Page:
McGuire on Media

Newspapers may need to outgoogle Google

The challenges of the spring have kept me away from the blog, not a lack of something to say. I have been bursting with thoughts and frustrations lately, but I am going to save them for yet another day.

I often fret I could easily turn this into a blog of my students’ work. I resist that frequently. It is time for another exception. One of my Business and Future of Journalism students had some pretty profound observations recently. I think it is important to share them.

Michelle Price is a sophomore focusing on print.  She did a report on Chris Anderson’s The Long Tail.

Her assignment was to find and discuss media implications of the book. When she discussed filters Michelle wrote this: ” If I want to look something up, say the recent rises in metal thefts in the Valley, I should be able to search on my local news web site and get the same kind of feedback I get from Google: relevant, timely, source-approved. The information I get from my news organization should offer me not only links to other articles or sites to give me more background or history, but offer categories of lists that may take me down my particular interests, such as “metal sculpture,” “overseas development,” “Drug-related crimes,” “high-profile thefts,” etc. Notice how I said, “I should be able,” not “Wouldn’t that be neat?”

With that thumping left hook, Michelle delivered a severe blow to web sites, but she didn’t stop. She followed up with another roundhouse. “Media needs to incorporate all of the post-filters (or their equivalents) into their organizations. I say equivalents because “playlists” would translate to “most-viewed articles,” “most-commented articles,” “related articles.” I can’t tell you how often I read an article on a web site, want more information or a link to a related article and can’t find it. What do I do? Google it! That’s a problem!”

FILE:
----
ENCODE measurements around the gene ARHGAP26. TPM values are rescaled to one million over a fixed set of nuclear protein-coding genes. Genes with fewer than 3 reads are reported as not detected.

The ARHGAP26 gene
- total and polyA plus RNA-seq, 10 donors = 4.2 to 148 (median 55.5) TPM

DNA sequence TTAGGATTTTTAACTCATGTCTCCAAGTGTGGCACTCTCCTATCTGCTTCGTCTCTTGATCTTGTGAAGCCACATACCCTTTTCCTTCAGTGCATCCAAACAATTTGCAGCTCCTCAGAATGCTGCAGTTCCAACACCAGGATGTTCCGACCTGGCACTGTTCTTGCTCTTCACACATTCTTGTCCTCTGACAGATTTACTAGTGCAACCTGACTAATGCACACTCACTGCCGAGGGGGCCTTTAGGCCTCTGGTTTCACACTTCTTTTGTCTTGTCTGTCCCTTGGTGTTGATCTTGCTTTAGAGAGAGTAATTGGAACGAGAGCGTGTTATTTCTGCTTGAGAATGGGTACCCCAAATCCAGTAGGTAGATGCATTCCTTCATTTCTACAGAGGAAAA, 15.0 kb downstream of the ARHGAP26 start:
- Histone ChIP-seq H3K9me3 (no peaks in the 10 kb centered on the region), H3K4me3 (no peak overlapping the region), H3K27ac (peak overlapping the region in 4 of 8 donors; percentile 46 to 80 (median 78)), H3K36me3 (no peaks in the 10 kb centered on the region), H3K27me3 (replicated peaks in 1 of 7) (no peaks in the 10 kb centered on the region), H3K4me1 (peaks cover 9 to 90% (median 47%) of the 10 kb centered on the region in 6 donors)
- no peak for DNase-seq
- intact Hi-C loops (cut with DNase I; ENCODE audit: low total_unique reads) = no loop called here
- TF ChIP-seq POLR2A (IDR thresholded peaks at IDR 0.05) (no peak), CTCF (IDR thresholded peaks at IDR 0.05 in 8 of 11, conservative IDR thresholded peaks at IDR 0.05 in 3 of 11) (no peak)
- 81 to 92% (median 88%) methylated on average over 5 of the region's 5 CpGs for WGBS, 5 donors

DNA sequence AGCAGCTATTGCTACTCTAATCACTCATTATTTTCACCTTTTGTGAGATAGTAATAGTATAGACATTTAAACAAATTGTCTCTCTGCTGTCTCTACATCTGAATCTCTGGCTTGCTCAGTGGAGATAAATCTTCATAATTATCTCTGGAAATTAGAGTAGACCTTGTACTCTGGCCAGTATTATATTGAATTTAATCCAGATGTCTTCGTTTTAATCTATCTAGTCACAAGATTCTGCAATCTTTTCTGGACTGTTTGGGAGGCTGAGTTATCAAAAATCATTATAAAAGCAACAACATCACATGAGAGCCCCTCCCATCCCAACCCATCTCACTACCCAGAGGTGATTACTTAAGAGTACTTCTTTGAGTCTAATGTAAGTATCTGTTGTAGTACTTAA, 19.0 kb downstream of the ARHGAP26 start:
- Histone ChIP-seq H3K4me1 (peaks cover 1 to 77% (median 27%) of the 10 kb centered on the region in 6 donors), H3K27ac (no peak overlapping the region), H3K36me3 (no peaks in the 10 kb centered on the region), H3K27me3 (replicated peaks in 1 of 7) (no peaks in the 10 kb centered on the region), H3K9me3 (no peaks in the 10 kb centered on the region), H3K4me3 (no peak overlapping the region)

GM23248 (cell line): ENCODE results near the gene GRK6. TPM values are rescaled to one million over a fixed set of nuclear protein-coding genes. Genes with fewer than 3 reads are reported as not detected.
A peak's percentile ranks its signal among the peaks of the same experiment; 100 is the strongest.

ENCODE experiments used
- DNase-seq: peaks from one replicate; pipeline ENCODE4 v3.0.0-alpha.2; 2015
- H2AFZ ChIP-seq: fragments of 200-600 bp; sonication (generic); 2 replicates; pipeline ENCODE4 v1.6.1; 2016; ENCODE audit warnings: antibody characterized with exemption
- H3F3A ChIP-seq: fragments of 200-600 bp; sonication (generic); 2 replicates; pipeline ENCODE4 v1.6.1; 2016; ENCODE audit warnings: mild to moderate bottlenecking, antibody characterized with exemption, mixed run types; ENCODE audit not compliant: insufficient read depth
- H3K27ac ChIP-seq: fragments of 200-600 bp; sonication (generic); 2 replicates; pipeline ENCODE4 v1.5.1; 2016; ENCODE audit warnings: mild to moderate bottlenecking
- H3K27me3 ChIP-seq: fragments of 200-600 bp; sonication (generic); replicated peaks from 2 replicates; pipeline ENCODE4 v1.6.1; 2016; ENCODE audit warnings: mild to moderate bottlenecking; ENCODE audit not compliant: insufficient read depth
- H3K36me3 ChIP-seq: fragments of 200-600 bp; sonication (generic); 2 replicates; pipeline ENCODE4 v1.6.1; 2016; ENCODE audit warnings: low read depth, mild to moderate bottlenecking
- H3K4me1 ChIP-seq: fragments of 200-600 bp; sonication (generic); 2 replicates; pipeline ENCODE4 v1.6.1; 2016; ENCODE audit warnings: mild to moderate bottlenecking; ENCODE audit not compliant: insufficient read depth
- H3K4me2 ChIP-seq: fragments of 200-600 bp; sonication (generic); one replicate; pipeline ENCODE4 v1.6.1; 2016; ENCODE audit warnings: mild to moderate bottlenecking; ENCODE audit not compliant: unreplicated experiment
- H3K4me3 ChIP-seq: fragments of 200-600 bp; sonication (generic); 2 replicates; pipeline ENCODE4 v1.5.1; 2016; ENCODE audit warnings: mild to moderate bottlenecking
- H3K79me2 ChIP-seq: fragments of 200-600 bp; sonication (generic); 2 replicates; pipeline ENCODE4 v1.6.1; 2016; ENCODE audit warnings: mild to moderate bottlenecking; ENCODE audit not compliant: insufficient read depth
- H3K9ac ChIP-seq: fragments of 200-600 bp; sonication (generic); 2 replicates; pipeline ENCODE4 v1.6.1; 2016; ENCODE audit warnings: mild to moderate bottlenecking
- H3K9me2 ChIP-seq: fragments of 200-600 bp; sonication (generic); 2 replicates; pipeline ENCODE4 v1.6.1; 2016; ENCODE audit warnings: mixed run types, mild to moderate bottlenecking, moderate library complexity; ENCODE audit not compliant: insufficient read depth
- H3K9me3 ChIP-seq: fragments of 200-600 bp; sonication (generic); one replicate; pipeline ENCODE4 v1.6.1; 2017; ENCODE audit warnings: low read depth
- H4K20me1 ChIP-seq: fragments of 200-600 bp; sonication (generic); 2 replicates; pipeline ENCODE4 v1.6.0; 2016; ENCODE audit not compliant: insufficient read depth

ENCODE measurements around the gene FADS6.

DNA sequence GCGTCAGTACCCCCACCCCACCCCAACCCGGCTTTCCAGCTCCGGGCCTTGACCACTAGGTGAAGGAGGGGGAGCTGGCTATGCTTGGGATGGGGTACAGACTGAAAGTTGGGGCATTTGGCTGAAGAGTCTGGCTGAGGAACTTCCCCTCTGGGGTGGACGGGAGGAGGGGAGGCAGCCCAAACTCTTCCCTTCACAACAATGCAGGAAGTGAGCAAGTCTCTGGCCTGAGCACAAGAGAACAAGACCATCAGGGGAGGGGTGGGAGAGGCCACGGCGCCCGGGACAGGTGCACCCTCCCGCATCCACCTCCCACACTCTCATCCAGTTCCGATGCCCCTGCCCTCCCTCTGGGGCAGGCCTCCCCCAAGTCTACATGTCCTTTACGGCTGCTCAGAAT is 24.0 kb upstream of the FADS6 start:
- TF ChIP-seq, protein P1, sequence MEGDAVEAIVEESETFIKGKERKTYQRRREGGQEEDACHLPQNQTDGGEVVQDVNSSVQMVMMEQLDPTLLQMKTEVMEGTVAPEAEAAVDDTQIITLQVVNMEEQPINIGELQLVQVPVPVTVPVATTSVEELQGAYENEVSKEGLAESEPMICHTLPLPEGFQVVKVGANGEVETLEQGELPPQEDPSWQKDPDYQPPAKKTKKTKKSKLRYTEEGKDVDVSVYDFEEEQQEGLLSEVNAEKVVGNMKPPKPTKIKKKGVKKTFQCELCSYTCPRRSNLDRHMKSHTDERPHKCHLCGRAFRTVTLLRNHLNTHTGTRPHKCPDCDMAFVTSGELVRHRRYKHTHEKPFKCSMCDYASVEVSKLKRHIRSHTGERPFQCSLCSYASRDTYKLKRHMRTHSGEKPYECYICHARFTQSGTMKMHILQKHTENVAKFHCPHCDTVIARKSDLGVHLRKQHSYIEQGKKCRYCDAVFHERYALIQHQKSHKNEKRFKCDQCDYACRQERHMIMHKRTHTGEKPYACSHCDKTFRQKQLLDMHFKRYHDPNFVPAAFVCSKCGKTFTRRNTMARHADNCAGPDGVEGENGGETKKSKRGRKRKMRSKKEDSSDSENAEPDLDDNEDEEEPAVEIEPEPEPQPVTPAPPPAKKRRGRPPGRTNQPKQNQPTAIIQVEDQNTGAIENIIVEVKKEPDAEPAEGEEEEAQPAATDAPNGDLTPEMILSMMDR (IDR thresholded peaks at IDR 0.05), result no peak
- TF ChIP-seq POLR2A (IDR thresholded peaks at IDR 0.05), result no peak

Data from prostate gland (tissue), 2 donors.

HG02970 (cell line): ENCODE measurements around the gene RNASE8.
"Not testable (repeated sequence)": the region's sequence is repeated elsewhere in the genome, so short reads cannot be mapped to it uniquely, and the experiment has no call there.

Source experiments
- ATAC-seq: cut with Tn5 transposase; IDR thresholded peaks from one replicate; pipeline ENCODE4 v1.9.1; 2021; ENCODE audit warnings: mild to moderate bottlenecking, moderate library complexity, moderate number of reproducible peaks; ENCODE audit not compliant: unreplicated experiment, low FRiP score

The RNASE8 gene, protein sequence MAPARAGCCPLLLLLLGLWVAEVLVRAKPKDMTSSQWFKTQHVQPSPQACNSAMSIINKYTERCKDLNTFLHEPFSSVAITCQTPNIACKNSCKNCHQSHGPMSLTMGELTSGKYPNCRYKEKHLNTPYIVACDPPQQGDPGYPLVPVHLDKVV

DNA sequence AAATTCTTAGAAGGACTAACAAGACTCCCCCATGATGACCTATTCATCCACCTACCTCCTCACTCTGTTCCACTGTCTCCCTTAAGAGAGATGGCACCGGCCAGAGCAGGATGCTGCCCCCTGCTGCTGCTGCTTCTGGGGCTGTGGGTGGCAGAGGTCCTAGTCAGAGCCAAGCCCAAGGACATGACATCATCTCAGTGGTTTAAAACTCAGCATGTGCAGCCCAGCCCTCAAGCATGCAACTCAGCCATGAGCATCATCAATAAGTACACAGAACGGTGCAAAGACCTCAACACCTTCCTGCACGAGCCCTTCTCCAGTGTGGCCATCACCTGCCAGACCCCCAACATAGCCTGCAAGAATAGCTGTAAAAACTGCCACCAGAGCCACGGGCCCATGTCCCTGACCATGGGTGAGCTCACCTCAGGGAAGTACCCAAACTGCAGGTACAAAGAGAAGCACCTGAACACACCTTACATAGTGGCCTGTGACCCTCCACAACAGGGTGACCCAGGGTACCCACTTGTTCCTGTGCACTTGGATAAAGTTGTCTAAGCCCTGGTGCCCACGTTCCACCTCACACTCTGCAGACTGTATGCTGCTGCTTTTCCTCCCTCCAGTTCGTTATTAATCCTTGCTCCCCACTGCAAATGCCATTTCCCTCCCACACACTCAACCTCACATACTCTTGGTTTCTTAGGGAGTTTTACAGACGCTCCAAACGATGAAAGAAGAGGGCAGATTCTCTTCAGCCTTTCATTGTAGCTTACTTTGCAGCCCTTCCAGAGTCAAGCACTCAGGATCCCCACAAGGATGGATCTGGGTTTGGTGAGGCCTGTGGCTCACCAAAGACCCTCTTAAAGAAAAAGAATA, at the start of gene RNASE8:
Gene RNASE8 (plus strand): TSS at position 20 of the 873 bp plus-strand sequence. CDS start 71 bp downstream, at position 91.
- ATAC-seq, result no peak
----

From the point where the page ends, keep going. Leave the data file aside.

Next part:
Yes, kind student, that’s a problem. There is a lot of talk about redesigning newspaper web sites. Until readers can find the same utility they find on Google, newspaper web sites will languish. That probably means paid archives have to die, and it definitely means newspaper search has to become far more sophisticated.

Michelle may have unwittingly answered a mystery for me.

My students often confuse me. I find a very odd loyalty to newspapers in my classes. Many want newspapers to flourish. They despair when I quote thinkers who claim newspapers are dead. One student worried that “my grandma in Cleveland” would miss the newspaper.” One student hates the idea of newspaper content becoming vertical and exploring just a few subjects. She fears readers would have to bounce from newspaper to newspaper to find what they need.  Another student made a plaintive  plea for more coverage of the Middle East on the front pages of newspapers.

Those comments forced me from behind the desk. I carefully sat on the table at the front of the class. I feigned great thoughtfulness. Then I screamed, “But none of you buy newspapers!”  They laughed at the funny old man, but I think they truly understood the conundrum. There is a remarkable loyalty to the IDEA of newspapers despite the fact that many, if not most, of my students are not regular newspaper readers. They definitely don’t buy them and their readership seems to be hit and miss at best.  

Michelle’s thoughtful comments on the difficulty of searching a newspaper web site for knowledge as opposed to past newspaper articles is a revelation.  An idea that is well represented in the NAA Imagining the Future Blog is that newspapers cannot be mere storehouses for their own information.  They have to be networks of “stuff.”  That “stuff” has to be deeply linked and deeply researchable.  That is exactly the function Michelle says she should be able to find on a newspaper web site.

If newspapers want to compete in the new world they have to listen to the dreams of people like Michelle who love newspapers, but don’t need them in their current form.